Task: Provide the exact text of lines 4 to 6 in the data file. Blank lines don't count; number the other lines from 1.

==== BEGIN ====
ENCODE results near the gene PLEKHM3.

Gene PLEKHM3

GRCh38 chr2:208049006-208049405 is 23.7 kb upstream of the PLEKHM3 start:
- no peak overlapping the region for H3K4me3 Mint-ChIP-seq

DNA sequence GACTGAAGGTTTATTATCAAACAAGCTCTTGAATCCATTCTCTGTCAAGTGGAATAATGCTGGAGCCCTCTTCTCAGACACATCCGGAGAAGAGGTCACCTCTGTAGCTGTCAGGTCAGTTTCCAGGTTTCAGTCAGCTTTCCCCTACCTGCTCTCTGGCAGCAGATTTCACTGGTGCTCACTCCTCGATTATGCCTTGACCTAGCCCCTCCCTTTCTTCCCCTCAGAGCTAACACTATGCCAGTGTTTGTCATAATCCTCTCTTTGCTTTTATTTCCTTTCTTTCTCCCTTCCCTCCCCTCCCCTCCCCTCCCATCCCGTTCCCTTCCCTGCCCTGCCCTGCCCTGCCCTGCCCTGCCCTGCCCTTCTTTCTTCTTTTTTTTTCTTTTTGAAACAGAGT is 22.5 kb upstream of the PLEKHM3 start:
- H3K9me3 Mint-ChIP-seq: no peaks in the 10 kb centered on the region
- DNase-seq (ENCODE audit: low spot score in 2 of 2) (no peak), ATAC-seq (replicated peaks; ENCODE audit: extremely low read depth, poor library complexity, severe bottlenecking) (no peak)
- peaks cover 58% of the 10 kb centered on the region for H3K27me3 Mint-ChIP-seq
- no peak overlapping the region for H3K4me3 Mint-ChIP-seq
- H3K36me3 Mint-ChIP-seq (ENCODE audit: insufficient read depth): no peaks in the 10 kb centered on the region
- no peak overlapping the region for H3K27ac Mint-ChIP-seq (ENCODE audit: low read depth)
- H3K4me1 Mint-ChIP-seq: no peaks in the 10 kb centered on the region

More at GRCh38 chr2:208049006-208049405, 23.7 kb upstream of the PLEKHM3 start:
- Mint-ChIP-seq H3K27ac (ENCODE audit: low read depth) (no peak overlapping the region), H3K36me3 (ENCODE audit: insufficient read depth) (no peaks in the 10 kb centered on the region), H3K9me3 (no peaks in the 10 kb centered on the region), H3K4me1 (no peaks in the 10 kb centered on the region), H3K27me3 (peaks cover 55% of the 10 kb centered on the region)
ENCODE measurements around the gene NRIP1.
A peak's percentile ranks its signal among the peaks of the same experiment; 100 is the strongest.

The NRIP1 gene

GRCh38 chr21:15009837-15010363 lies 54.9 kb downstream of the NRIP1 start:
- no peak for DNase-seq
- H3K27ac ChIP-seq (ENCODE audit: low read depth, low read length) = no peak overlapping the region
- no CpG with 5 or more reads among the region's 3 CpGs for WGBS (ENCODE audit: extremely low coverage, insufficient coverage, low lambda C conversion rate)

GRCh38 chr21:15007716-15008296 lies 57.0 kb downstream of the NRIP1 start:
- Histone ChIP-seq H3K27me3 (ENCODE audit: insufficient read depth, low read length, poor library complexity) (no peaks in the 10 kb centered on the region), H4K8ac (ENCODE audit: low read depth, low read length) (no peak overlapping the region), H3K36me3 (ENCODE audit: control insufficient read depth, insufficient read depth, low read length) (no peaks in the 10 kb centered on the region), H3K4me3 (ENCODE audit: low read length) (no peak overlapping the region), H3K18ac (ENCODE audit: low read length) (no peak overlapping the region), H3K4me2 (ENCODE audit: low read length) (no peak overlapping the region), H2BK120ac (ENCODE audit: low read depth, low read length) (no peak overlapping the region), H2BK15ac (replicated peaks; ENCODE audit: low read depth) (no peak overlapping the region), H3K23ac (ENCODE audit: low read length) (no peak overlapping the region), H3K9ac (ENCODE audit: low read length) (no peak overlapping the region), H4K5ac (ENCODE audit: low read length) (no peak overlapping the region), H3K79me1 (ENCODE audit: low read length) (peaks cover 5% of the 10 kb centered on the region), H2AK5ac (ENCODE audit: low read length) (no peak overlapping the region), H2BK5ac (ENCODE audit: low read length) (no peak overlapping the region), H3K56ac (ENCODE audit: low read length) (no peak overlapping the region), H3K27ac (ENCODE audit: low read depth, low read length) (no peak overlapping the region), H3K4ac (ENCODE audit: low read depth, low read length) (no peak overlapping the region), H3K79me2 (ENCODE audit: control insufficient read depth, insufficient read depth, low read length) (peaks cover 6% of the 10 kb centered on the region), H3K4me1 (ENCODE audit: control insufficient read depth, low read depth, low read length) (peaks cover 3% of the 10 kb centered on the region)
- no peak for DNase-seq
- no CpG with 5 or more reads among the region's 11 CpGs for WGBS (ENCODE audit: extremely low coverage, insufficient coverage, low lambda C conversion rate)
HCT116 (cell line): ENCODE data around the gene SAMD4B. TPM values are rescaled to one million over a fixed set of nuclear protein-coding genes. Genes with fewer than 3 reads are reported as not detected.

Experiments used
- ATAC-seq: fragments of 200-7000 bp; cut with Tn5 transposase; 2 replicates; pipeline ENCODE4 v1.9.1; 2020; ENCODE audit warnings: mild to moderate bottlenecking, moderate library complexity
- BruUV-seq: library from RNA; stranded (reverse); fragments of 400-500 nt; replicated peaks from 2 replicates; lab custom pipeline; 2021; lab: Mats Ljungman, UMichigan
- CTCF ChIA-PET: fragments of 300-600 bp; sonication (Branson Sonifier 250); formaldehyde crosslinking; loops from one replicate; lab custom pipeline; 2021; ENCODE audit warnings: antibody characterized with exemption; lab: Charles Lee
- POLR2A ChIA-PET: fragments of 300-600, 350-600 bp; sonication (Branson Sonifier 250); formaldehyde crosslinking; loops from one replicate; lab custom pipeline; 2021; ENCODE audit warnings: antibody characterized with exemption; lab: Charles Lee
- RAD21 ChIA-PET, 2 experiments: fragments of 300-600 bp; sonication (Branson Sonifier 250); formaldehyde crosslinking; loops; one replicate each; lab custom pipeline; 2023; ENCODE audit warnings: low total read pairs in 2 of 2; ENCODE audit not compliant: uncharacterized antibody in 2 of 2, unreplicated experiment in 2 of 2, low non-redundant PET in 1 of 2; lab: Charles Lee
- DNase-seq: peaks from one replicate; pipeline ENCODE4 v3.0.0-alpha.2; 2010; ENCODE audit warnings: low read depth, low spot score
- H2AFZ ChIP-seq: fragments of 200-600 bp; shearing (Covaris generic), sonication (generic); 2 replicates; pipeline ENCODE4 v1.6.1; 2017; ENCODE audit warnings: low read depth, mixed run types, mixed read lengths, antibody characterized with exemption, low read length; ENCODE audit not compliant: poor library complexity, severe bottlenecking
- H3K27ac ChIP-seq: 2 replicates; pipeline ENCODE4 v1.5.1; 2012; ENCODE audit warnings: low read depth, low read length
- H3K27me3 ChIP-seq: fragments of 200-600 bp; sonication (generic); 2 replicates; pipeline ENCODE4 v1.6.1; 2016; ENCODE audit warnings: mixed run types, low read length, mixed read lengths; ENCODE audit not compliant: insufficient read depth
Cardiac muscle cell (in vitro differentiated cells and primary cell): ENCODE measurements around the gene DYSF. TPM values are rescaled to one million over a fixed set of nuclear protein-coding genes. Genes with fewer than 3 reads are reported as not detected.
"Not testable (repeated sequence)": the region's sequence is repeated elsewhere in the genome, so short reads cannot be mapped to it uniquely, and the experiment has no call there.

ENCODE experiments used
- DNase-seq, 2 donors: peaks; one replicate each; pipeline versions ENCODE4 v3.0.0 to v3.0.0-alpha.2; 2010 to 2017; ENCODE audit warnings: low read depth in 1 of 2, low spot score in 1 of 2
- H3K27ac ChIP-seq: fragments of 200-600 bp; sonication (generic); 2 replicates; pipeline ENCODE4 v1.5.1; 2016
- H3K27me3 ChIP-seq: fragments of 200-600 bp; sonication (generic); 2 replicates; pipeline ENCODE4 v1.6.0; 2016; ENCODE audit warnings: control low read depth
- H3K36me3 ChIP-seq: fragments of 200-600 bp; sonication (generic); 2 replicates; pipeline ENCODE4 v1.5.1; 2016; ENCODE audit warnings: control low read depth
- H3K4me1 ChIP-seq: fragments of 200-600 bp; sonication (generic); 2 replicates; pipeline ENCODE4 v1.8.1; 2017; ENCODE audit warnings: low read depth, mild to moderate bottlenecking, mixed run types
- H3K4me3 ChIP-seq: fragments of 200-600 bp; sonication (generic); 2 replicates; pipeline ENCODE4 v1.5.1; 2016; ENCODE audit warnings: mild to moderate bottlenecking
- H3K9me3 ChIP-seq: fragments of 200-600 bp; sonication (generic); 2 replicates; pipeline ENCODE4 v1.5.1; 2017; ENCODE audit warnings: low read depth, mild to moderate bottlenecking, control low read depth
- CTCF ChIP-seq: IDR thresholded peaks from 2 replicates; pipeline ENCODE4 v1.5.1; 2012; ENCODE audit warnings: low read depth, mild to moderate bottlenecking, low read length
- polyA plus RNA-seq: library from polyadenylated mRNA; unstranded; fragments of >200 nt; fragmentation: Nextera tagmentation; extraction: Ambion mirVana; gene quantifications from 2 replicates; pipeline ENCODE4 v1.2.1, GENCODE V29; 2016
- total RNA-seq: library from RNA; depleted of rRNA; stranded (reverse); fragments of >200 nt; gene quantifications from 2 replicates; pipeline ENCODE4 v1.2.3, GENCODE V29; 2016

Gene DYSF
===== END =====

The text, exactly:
- no peak overlapping the region for H3K4me3 Mint-ChIP-seq

DNA sequence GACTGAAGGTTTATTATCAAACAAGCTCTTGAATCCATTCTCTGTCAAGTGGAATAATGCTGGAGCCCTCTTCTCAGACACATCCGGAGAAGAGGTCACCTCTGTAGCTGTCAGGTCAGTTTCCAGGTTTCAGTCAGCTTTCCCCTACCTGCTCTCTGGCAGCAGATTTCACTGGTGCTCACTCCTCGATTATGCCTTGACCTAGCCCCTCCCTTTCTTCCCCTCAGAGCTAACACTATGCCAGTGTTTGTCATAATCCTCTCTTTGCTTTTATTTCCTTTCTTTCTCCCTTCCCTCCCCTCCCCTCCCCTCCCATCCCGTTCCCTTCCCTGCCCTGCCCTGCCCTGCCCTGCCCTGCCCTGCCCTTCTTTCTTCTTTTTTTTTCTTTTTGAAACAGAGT is 22.5 kb upstream of the PLEKHM3 start:
- H3K9me3 Mint-ChIP-seq: no peaks in the 10 kb centered on the region